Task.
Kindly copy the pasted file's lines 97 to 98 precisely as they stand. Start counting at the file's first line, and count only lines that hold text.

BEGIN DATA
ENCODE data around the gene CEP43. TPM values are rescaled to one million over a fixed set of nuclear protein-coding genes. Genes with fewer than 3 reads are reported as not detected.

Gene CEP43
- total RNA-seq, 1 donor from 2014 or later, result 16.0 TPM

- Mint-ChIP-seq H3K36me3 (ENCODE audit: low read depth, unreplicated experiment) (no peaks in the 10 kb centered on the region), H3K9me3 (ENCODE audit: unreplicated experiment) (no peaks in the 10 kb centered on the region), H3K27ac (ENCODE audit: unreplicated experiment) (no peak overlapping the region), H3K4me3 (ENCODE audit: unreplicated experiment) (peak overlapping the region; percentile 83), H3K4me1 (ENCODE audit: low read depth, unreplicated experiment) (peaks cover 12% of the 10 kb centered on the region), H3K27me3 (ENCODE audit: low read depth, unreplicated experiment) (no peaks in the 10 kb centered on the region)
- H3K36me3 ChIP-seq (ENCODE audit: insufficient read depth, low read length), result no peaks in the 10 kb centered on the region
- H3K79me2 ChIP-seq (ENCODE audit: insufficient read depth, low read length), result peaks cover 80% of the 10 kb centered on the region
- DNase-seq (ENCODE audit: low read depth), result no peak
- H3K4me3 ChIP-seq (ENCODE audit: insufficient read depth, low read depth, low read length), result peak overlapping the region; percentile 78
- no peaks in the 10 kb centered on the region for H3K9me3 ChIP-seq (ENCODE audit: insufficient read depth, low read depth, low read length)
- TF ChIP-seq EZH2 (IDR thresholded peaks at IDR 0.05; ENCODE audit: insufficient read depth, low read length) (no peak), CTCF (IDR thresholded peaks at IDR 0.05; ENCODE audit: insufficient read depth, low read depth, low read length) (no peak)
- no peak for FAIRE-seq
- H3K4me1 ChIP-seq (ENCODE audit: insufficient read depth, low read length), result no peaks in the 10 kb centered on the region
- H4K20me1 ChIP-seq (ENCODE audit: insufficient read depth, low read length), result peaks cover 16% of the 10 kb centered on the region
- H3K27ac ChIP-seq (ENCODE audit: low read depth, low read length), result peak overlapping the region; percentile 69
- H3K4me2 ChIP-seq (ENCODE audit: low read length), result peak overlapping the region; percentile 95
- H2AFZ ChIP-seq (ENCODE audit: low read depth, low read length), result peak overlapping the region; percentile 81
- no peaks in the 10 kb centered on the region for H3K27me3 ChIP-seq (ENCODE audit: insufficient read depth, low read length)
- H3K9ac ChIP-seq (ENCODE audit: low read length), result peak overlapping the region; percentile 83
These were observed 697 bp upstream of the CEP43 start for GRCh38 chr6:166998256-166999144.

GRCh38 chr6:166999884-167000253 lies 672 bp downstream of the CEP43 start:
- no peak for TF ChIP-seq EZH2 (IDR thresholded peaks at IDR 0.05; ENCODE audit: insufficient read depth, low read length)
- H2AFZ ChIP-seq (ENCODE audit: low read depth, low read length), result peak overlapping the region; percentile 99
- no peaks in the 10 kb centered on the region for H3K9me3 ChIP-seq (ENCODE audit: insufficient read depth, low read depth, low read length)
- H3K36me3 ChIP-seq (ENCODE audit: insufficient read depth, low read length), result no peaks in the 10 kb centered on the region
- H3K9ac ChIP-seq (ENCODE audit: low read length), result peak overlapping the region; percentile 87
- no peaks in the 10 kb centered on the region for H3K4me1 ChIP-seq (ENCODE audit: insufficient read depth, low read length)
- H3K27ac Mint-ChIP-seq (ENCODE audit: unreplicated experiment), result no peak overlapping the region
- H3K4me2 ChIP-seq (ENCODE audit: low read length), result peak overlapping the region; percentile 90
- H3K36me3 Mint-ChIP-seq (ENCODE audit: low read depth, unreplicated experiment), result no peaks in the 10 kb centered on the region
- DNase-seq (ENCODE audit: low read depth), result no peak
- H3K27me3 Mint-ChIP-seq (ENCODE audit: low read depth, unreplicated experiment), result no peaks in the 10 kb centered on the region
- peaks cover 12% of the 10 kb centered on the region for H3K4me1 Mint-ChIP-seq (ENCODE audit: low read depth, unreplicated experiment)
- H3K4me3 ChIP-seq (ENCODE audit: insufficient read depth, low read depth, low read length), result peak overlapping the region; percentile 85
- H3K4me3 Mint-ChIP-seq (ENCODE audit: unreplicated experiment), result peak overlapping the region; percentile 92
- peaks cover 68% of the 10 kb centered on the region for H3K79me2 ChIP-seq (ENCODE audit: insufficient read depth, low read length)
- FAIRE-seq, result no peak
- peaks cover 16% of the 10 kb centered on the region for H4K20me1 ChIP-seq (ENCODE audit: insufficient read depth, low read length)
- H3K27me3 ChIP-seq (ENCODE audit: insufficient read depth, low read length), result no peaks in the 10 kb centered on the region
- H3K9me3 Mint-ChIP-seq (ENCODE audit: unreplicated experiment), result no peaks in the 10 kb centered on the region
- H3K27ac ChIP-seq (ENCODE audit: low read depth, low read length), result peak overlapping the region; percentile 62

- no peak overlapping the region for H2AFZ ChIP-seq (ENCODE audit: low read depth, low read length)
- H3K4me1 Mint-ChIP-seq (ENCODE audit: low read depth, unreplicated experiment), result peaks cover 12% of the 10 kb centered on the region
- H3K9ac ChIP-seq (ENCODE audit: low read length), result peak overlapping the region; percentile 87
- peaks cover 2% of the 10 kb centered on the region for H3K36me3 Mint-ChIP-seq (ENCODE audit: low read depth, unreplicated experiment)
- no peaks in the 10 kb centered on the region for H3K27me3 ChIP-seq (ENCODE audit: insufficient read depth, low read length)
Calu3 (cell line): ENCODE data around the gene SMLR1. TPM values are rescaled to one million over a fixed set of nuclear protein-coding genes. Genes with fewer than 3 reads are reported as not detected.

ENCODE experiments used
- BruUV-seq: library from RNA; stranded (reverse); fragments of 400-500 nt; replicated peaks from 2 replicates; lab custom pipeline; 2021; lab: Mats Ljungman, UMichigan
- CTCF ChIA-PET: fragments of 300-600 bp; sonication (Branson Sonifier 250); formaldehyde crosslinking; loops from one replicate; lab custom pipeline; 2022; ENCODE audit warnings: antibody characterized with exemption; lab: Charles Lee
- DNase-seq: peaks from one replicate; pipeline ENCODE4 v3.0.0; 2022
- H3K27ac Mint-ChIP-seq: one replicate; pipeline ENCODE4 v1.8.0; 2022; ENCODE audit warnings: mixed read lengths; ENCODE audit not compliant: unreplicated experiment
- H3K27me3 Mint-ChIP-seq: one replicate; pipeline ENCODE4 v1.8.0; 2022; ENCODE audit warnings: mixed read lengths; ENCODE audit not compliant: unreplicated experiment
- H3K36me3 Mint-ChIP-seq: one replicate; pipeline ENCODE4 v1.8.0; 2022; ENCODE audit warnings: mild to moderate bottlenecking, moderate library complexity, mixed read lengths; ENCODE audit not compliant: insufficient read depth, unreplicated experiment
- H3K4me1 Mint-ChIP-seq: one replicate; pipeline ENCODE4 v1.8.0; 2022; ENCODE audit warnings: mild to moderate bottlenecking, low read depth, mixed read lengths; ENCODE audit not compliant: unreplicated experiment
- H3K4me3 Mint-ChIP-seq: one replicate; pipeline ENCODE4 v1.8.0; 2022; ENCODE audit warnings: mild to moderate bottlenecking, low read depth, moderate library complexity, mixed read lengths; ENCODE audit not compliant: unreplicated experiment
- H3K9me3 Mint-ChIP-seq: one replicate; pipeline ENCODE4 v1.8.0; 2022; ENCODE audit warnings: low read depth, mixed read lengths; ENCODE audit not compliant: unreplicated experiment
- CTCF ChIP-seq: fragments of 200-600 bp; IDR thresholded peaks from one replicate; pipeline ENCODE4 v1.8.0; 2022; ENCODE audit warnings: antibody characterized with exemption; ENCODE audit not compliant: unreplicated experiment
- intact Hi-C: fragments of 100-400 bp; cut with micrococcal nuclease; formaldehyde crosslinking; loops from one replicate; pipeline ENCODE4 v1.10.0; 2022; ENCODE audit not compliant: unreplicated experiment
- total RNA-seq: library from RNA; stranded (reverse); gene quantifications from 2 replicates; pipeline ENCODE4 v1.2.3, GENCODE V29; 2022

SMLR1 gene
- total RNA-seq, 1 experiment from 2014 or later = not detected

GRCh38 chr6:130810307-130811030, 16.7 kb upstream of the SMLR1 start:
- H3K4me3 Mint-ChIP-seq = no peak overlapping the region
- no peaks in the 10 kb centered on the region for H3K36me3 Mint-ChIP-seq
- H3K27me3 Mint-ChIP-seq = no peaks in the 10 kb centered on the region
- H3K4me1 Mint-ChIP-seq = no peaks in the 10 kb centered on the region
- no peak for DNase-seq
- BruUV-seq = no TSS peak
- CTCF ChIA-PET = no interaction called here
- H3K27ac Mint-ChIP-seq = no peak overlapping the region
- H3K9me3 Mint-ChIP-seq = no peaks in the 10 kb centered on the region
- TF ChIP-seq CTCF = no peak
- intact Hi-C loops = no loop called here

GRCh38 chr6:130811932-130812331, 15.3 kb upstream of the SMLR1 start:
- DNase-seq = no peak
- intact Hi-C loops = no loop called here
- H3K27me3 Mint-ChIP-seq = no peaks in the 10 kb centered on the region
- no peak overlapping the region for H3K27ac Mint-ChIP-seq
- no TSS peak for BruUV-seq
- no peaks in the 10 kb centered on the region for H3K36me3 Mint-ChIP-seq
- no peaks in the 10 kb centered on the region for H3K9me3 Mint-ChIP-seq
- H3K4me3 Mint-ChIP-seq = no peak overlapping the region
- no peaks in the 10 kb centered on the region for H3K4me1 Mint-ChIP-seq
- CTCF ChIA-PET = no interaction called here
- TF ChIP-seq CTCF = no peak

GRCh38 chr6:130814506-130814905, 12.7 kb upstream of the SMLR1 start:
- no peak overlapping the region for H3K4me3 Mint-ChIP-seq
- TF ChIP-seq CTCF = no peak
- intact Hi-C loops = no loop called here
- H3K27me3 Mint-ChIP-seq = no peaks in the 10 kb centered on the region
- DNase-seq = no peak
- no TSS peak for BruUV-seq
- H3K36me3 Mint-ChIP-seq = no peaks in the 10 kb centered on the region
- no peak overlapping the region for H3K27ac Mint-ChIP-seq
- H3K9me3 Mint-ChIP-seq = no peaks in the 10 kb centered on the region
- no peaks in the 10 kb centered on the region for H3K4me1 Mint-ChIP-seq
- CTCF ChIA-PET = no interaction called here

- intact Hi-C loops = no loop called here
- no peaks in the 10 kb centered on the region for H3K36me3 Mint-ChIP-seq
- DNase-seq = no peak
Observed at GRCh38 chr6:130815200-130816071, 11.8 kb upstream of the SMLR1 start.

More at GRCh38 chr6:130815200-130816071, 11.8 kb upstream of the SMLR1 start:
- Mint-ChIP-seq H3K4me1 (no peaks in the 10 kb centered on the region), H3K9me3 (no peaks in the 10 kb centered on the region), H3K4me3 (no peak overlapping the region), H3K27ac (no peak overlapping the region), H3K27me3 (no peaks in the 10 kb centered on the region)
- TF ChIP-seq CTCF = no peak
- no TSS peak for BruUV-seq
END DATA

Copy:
- CTCF ChIA-PET = no interaction called here

- intact Hi-C loops = no loop called here